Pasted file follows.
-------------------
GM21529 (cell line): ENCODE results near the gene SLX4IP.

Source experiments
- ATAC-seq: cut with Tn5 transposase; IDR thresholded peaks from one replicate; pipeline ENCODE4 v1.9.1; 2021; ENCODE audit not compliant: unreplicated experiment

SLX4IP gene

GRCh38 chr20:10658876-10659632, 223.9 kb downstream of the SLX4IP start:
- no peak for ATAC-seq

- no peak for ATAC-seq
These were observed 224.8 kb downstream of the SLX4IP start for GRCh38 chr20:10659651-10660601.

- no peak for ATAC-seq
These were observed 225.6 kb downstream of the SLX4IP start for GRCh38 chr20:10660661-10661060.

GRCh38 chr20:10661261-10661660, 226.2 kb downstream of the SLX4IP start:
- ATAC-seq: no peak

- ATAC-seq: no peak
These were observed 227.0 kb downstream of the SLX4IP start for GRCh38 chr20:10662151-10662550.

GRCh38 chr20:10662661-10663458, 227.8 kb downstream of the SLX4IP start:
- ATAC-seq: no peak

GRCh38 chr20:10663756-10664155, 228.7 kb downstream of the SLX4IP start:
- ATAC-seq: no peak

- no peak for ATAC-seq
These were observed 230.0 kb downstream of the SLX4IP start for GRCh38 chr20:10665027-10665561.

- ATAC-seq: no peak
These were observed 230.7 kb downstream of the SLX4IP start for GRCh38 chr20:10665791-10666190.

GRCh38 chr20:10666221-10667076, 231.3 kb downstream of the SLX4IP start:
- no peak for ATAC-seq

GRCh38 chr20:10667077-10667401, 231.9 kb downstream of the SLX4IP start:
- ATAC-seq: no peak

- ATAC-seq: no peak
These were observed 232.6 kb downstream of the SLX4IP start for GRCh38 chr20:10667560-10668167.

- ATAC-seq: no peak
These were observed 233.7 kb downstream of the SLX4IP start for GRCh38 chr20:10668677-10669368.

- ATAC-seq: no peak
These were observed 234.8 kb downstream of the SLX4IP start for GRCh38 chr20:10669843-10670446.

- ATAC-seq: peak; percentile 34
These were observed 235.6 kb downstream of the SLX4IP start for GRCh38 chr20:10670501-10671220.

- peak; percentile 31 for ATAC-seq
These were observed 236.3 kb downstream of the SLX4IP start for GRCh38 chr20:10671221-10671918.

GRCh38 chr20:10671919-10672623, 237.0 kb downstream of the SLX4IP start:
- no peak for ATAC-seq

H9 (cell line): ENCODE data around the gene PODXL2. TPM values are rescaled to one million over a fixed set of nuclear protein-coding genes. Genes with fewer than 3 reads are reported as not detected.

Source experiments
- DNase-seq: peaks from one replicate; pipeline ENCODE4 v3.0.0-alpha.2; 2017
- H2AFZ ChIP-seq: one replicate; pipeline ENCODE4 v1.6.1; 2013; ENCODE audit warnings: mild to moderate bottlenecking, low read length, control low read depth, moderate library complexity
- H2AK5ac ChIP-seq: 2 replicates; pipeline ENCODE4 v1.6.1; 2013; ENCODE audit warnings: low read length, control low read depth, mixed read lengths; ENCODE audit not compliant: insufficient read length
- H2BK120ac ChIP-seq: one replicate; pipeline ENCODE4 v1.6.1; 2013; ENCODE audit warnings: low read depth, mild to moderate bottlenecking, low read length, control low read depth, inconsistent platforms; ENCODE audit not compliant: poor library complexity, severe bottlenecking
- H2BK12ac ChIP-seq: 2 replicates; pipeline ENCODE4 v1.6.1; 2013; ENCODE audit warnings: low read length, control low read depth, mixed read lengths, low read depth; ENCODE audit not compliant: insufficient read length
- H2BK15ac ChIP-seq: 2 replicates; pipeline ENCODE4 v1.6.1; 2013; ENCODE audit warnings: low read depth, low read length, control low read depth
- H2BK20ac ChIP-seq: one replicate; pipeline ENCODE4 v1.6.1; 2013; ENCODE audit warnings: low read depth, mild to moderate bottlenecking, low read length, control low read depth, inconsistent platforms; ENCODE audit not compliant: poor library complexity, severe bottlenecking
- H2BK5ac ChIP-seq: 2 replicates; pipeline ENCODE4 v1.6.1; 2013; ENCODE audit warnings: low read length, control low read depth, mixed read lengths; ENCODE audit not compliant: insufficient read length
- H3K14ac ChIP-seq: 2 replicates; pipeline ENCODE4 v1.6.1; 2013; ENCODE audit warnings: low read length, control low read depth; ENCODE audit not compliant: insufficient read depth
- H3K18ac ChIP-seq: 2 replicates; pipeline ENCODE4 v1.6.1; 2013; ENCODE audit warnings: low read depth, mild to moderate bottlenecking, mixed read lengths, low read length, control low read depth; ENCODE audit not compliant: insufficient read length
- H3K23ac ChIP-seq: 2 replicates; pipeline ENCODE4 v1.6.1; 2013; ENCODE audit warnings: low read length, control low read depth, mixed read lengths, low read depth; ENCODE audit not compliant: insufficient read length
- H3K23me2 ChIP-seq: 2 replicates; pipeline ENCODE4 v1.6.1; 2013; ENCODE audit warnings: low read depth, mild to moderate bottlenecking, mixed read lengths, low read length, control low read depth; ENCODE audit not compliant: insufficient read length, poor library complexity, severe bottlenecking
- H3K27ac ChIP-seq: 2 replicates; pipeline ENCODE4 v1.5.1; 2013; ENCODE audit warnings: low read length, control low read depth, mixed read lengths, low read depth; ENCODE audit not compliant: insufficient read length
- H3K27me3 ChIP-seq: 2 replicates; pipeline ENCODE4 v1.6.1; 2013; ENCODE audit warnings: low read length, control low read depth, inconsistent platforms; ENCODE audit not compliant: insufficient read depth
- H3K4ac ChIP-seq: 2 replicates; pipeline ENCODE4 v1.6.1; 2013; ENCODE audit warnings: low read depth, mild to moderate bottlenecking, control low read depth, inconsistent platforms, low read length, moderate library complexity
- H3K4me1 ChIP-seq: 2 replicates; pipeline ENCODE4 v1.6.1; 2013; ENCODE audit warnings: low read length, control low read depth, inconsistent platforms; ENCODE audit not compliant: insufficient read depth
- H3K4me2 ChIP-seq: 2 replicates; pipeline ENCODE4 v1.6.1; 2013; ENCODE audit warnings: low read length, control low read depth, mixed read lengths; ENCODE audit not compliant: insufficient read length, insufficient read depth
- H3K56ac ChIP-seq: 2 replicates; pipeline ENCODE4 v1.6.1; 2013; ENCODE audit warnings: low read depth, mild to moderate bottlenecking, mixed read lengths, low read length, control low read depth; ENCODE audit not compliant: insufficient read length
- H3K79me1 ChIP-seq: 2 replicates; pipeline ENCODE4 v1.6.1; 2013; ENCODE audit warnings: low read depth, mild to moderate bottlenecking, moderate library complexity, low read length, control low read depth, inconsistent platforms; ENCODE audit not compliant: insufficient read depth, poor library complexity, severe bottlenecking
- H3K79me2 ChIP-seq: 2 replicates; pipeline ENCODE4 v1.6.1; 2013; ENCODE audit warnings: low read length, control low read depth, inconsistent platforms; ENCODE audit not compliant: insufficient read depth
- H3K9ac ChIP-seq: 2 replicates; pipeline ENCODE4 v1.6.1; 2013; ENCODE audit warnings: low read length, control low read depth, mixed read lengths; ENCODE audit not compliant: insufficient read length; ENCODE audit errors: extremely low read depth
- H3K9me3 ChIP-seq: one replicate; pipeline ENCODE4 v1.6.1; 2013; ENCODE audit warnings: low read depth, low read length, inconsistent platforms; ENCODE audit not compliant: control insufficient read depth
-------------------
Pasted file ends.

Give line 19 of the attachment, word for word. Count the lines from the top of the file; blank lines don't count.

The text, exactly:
- no peak for ATAC-seq